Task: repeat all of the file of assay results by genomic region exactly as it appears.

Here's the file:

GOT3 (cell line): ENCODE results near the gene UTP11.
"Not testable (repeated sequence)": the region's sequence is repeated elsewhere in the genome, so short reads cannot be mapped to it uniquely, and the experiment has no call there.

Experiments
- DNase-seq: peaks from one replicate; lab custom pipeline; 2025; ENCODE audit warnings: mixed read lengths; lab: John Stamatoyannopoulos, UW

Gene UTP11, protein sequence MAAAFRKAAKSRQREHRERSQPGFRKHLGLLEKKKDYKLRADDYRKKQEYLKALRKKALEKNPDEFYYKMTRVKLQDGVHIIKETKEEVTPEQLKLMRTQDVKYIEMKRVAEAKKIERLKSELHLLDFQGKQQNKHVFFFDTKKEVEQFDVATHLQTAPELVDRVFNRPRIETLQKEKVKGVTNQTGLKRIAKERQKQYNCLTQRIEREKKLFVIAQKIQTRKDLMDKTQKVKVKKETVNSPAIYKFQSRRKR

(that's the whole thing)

GOT3 (cell line): ENCODE results near the gene UTP11.
"Not testable (repeated sequence)": the region's sequence is repeated elsewhere in the genome, so short reads cannot be mapped to it uniquely, and the experiment has no call there.

Experiments
- DNase-seq: peaks from one replicate; lab custom pipeline; 2025; ENCODE audit warnings: mixed read lengths; lab: John Stamatoyannopoulos, UW

Gene UTP11, protein sequence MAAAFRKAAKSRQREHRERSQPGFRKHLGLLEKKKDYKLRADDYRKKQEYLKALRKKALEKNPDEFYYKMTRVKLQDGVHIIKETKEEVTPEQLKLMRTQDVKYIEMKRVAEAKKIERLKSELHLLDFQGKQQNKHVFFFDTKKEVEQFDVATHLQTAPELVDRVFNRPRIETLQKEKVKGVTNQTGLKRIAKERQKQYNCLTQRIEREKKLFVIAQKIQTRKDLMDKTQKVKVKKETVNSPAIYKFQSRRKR